The worst feature of the book: Bardugo’s written such a great story that it’s easy to forget her characters are all a bunch of teenagers.
Trigger warnings: There are a lot of adult themes: sexual violence, murder, torture, slavery.
You’ll like this if… You like YA novels, or if you’re looking for something that’s absorbing but won’t disrupt your sleeping schedule.

Faithfully cynical

I don’t think of myself as an optimist. Hardly a situation will pass without a dire warning from me on the likelihood of its going to hell, a habit not helped by the fact that my proclamations are often correct: yes, our recently widowed neighbour was trying to get rid of her tenant’s daughter so she’d have the tenant all to herself; yes, our other neighbour’s new wife used him to have a baby and now wants a divorce and for him to sign the child off*; yes, the gardener everyone was raving about turned out to be a liar and a thief. And so on. I don’t think it’s an ability so much as it is cynicism: you’re rarely disappointed when you bet on the worst of people.

One area I’ve tried my best to battle this ominous cynicism is the church. Yes, the church – which gathers the very worst of us together and sticks labels that read “free”, “saved”, “grace” and “righteousness” on otherwise bottomline bad people – has received a (relatively) free pass from me and my jaundiced eye. Ironic, because if you’re looking for the worst of human pettiness, treachery, hatred and coffee, even in the best of congregations, the closest set of church doors will usually do.

Take for instance the debacle that rocked the tea duty roster at the church where I’m volunteering. Everyone wants to have tea and gossip after the church service; you’ve gotten up at seven am on a Sunday, you might as well, or so the thinking goes. Unfortunately, very few of the people who want to have tea and coffee after the church service want to take turns serving tea and coffee to the other members of the congregation, and so the same five people ended up doing it Sunday in and Sunday out. If I hadn’t been one of those five people, and if I hadn’t been expected to spontaneously take over the tea duty roster on account of a stray vagina I happened to have in my possession, I probably would have cared less; but I am, and I had to. The situation went south rather swiftly.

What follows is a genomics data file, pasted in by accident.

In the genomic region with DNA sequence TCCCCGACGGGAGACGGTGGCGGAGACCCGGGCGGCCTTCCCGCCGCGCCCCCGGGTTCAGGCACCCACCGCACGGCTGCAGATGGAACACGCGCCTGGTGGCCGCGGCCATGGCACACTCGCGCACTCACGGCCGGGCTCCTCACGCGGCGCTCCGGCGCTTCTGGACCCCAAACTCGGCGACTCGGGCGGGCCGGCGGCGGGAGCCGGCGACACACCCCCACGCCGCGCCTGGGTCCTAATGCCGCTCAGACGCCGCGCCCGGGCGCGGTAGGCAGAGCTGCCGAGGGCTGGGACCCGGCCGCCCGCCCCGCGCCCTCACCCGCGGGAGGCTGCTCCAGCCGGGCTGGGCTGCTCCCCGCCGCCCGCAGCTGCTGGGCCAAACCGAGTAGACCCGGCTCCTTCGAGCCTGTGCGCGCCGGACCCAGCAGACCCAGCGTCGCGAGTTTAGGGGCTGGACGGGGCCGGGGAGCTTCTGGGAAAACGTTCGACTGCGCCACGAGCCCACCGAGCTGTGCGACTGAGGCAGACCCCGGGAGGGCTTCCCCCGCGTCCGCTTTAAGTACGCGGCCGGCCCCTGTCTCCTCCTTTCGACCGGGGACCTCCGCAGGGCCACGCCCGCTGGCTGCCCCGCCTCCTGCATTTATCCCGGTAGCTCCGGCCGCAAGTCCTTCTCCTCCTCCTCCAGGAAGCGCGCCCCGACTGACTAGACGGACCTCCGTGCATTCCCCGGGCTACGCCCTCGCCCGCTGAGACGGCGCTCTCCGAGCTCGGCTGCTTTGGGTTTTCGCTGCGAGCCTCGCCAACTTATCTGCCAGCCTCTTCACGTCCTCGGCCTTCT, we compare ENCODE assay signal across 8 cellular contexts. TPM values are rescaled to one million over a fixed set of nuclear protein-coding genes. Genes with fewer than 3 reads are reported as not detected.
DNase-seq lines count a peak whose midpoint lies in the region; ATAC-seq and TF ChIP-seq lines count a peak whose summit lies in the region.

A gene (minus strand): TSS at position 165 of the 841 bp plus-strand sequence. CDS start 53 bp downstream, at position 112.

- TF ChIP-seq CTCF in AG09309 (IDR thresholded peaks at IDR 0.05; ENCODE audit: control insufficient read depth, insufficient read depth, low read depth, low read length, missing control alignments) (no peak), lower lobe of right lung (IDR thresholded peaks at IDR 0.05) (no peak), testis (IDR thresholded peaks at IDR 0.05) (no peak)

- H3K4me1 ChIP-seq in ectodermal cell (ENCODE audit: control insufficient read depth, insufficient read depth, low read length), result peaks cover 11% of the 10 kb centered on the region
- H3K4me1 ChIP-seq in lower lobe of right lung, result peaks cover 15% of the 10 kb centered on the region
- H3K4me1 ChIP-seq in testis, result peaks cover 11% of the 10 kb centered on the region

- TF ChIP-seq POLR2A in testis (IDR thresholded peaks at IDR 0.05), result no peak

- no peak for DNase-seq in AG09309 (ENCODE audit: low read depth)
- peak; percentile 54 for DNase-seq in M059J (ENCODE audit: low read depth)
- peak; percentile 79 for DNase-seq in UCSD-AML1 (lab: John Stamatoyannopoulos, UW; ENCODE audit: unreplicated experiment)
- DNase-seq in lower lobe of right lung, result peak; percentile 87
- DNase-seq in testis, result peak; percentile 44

Okay, we can be pointed about this, the church council decided: tea after church was cancelled. Now, a few weeks later it’s still cancelled, because despite complaints about its absence and the minister’s plummeting popularity re: all matters tea related, there weren’t enough volunteers to prompt its revival. The excuses are varied: we’re busy, I’m sure you understand; we’re men and our hands fall right off if we so much as look at a teapot; we did it before, once, two decades ago; we did it before, once, two decades ago, and swore a blood oath against its then-organiser; we don’t want to; it’s not part of the job description; what is “tea”?

The tea duty roster furore demonstrates on a small scale why so many churches empty every year: we’re bloody awful at church.

So why the free pass on my part, one wonders? There are a few reasons: I really like Jesus and the Holy Spirit and sometimes even God the Father; I like learning more about Jesus and Christianity in general; I have an otherwise fairly useless degree in theology; I want to share my relationship with Christ with other people; I can’t otherwise sing in public. And perhaps, in my heart of hearts, in a deep place that still believes in good things, fundamentally good people and happy endings outside Young Adult fiction, I cherish a hope that church could help transform me into the kind of person who I’d want to go to church with.

But there comes a point when one’s deepest hope begins to flicker like a candle left to its own devices in a breeze. It’s not an instantaneous process. It’s taken a lot of blood, sweat and tears, a lot of pointless politics and small-mindedness, a lot of struggling to adapt and failing to fit in, a lot of strife and gossip and frustration to admit that church as I’ve experienced it is hardly beyond my old friend, cynicism. In many respects I’ve been the church’s unlikely champion, had to be, as a would-be minister. I always defended it on the principle that church could be good – or failing that, better – if only it were done right. But, as we stand on the precipice of a tea duty roster impasse, who knows what is right, anyway?

I still hope that Jesus will disappoint this cynicism of mine, I have to admit, and not just because I want a job at some point. I’d like to be proven wrong about life and people and religion, I think. I’d like a glimmer of the church’s beginnings as a radical, sweeping and transformative first century movement to shake my dusty foundations of tradition and obnoxiousness and privilege. I’d like to be reminded just how deep and wide and tall and encompassing Jesus’ love for bottom-of-the-barrel people such as myself can be.

So even while giving the church a critical once over, I realise that few places are more in need of grace than the church. Some would doubtless stake a similar claim for prisons, but honestly? At least prisons serve tea.


*I was literally revising this when my mother phoned with fresh gossip: the wife left yesterday morning and will be moving out over the weekend.